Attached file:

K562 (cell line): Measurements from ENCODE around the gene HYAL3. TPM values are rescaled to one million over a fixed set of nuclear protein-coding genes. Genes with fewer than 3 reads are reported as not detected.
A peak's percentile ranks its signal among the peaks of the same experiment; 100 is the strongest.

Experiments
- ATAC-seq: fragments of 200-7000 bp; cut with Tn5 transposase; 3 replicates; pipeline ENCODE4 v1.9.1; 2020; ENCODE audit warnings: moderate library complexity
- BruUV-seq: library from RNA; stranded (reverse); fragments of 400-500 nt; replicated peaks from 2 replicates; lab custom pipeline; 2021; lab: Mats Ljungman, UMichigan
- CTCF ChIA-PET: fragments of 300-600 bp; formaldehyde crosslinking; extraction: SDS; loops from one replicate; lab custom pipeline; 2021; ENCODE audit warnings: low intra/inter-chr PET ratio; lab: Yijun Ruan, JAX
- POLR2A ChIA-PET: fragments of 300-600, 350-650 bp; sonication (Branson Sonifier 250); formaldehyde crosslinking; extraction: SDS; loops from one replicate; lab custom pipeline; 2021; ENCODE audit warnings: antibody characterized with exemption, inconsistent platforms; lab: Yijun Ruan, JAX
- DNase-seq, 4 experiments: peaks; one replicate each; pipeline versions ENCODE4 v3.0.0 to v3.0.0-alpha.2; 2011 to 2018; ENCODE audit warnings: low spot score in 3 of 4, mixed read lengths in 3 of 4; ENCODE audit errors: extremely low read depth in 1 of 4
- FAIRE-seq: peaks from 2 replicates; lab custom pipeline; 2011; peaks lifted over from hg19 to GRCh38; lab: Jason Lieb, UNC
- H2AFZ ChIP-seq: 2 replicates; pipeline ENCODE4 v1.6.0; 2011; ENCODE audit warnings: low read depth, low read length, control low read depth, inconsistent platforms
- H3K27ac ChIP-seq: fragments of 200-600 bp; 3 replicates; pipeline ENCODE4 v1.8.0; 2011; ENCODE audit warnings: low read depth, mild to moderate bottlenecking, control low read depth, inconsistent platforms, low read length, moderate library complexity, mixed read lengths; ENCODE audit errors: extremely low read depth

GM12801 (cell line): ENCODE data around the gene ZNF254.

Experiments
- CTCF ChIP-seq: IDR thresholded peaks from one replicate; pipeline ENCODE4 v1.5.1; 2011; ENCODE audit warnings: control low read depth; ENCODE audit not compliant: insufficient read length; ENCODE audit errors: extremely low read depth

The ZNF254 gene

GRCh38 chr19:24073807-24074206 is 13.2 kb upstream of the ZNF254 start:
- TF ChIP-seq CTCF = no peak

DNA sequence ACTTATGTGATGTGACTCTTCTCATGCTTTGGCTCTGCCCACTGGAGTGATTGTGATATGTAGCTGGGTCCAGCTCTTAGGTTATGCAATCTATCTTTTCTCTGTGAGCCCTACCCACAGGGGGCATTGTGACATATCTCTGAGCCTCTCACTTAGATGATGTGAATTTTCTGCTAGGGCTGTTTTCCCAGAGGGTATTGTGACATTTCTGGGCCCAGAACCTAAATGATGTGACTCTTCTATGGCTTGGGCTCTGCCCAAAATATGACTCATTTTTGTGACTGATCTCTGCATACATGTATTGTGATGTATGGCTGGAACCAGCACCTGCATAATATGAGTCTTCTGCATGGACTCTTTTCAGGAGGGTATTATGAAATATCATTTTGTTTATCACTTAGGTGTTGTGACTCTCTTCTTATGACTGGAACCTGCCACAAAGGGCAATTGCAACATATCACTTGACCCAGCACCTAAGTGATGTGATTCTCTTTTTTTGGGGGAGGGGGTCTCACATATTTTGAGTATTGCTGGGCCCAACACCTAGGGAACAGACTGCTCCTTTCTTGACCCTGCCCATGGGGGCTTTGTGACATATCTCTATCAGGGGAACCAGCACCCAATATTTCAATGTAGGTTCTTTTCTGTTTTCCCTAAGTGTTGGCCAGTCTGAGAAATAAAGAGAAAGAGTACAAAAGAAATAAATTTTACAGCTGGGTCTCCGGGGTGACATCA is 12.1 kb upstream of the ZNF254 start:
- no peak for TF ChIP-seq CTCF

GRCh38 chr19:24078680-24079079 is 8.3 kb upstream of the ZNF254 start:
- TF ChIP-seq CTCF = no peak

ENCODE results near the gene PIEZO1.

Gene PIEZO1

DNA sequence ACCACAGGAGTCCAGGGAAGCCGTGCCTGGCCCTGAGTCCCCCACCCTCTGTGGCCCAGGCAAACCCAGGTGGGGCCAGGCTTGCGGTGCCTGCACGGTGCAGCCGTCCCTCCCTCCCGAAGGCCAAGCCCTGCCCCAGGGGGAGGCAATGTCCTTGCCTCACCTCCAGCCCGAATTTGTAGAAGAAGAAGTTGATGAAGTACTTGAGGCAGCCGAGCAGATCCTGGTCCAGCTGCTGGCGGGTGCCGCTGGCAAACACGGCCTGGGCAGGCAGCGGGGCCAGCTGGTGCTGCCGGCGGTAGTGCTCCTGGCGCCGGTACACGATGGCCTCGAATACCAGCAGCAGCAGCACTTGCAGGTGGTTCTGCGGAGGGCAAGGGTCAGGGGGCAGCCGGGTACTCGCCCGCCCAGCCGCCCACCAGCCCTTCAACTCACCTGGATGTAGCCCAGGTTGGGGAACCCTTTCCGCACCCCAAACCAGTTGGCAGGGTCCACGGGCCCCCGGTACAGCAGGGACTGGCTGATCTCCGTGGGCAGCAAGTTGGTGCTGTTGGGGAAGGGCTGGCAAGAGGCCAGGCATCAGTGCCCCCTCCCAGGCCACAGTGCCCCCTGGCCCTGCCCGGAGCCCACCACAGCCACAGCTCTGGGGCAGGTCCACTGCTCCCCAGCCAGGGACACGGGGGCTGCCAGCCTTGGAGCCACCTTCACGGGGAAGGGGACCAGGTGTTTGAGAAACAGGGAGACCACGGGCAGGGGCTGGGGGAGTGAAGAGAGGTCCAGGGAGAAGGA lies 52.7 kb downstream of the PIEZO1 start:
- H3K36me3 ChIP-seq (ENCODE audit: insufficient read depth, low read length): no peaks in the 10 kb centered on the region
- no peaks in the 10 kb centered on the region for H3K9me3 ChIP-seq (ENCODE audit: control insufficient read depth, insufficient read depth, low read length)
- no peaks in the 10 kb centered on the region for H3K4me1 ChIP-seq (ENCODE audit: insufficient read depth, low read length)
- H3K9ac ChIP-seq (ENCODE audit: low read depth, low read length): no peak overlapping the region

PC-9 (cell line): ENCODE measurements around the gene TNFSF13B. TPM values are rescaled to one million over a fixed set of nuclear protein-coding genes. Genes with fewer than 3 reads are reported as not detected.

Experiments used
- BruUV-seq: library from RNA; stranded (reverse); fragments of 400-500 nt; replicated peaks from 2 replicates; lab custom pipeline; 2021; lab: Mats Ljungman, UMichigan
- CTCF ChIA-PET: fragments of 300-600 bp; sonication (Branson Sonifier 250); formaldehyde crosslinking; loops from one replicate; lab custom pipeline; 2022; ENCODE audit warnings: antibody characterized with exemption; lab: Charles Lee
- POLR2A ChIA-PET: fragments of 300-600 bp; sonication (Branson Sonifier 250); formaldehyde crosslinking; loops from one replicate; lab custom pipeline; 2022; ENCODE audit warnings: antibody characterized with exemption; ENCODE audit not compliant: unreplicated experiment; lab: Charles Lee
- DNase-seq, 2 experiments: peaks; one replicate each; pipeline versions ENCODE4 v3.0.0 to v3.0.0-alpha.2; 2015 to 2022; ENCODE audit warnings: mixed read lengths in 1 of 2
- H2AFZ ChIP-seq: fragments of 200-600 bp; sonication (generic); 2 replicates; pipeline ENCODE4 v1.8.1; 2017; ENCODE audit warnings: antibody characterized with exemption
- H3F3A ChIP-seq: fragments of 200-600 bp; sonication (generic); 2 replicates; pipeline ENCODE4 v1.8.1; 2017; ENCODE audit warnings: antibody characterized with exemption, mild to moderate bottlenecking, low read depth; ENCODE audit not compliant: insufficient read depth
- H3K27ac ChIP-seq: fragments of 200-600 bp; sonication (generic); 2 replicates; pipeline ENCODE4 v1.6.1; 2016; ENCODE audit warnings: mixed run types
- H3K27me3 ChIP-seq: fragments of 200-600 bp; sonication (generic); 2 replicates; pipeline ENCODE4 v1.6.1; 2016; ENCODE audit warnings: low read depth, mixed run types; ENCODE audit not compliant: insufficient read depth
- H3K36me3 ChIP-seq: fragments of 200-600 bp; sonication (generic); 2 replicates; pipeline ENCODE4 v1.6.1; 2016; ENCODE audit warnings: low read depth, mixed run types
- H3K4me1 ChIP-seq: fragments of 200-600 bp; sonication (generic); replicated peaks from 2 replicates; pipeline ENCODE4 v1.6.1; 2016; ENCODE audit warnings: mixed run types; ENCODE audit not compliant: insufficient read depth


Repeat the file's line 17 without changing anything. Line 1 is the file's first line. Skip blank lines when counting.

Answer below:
- TF ChIP-seq CTCF = no peak